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Oak Ridge Swimming Pool, 1944

Department of Energy archives/Ed Westcott photo
This photograph of the Oak Ridge Swimming Pool was taken on July 27, 1944.

DOE board's July 10 meeting canceled

The July 10 meeting of the Department of Energy's Oak Ridge Site Specific Advisory Board has been canceled, a spokesman said via email. There was no further explanation.

Rad Alaska

The National Nuclear Security Administration this week said it had completed an exercise in conjunction with the U.S. Coast Guard and the Alaska Aerospace Corp. The exercise was to "validate the use of NNSA Aerial Measuring System (AMS) sensing equipment on board a Coast Guard MH-60 Jayhawk helicopter based at Air Station Kodiak, Alaska," the federal agency said in its announcement.

"The sophisticated AMS radiation detection systems NNSA deployed in the exercise are used for finding lost sources, like specialized industrial devices, or for responding to a radiological emergency, such as the 2011 nuclear power plant accident in Japan," the NNSA stated. "The AMS is one of several capabilities that NNSA maintains to assist state and local governments in response to nuclear and radiological accidents or incidents."

Helping scared pets

The Shelter Animal Rescue Group (SARG) is seeking volunteers for helping folks at the Oak Ridge Animal Shelter on Saturday, June 6, to bathe and comfort stray dogs and cats in the follow-up of the July 4th holiday -- the busiest time of the year because of the Fourth fireworks, etc.

The volunteers are needed at Oak Ridge Animal Shelter, 395 Belgrade Rd., Oak Ridge, TN 37830, (865) 425-3423. Volunteers are needed for daylong activities, with setup at 8:30 a.m.

Oak Ridge cheesecake, 1946

Department of Energy archives/Ed Westcott photo
Louise Cox, Vilma Strange, and Marilyn Angel at the Oak Ridge swimming pool in 1946.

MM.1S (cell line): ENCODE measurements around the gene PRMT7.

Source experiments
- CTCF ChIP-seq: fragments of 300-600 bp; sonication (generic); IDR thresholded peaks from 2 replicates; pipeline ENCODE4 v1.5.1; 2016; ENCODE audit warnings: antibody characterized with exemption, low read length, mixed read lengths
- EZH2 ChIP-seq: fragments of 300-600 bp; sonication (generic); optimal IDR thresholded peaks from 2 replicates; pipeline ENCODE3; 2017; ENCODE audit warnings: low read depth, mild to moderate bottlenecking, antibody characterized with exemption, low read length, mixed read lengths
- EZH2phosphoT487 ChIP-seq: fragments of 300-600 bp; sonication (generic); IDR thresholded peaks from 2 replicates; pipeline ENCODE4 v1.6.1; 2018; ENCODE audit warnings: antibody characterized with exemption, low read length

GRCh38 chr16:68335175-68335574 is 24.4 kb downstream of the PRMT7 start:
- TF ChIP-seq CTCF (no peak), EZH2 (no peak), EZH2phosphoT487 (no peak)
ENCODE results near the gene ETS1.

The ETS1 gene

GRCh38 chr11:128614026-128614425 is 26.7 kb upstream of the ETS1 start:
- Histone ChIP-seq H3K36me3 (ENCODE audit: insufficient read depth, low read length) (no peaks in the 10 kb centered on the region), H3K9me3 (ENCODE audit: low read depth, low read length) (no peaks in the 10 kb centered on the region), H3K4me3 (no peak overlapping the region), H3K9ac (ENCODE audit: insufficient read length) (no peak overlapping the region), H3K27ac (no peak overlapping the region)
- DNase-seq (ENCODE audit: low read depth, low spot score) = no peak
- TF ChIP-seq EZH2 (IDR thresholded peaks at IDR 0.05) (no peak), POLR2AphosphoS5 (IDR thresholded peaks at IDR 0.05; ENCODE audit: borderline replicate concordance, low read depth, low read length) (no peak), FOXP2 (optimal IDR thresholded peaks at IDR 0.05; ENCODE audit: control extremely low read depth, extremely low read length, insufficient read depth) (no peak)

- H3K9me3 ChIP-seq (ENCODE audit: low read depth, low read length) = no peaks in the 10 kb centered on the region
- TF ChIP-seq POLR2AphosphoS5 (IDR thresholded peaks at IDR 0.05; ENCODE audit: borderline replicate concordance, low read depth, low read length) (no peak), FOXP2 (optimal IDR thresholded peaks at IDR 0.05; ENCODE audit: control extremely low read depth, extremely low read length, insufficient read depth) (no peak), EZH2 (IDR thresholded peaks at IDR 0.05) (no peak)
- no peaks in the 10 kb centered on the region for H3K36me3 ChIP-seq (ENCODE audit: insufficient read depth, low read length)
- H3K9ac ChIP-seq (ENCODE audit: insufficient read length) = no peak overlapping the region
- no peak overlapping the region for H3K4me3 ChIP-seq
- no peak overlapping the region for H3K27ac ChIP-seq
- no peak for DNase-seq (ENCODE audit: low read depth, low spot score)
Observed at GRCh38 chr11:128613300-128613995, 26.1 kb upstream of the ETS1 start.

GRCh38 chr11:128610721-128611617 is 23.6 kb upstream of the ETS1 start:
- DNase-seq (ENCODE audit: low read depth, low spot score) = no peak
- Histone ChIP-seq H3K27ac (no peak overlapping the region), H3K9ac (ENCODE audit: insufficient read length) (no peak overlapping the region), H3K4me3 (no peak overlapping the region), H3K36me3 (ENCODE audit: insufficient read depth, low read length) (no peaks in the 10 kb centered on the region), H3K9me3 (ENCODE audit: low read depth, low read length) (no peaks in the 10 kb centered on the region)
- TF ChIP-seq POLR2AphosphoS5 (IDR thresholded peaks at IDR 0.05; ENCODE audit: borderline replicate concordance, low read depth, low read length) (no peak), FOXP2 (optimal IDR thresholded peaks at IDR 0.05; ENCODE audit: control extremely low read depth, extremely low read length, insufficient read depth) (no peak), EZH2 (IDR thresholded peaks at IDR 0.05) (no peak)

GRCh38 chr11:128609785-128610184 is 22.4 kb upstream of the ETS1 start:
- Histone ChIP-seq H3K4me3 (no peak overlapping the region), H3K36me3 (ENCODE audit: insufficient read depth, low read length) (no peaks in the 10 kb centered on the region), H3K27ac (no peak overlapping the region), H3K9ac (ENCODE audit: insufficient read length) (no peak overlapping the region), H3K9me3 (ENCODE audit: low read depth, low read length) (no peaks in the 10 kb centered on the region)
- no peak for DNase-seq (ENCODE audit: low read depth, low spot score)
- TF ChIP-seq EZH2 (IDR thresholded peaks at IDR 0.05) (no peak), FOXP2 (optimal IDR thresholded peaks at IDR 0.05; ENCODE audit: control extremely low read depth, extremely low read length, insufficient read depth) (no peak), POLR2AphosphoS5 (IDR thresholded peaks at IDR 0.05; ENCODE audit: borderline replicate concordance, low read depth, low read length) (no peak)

Back to Russia

vietnam.jpgThe last 11 kilograms of weapons-capable highly enriched uranium has been removed from Vietnam and returned to Russia, according to today's announcement by the National Nuclear Security Administration.

The NNSA worked on the removal project in conjunction with the Socialist Republic of Vietnam and the Russian Federation.

The HEU was removed from the Dalat Nuclear Research Institute in Vietnam.

"With this shipment, the Socialist Republic of Vietnam became the eleventh country from which all HEU has been removed since President Obama's 2009 announcement in Prague of an international effort to secure all vulnerable nuclear material around the world," the NNSA announcement said.

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Phase 1 of UPF to be completed in 2025?

The schedule for constructing the Uranium Processing Facility has been bouncing around about as much as the projected cost of the UPF and, of course, the two are closely intertwined. The longer the project gets stretched out, the more it's going to cost.

UPF FIT low SW.jpgIt's not easy to get a fix on the evolving schedule because the National Nuclear Security Administration has said nothing's official until the project design is 90 percent complete and that, of course, has been delayed (until sometime in 2014) because of the failure of the initial design effort (which didn't provide sufficient space for the equipment).

The most recent information comes from the Department of Energy's Fiscal Year 2014 report to Congress in June on the Stockpile Stewardship and Management Plan.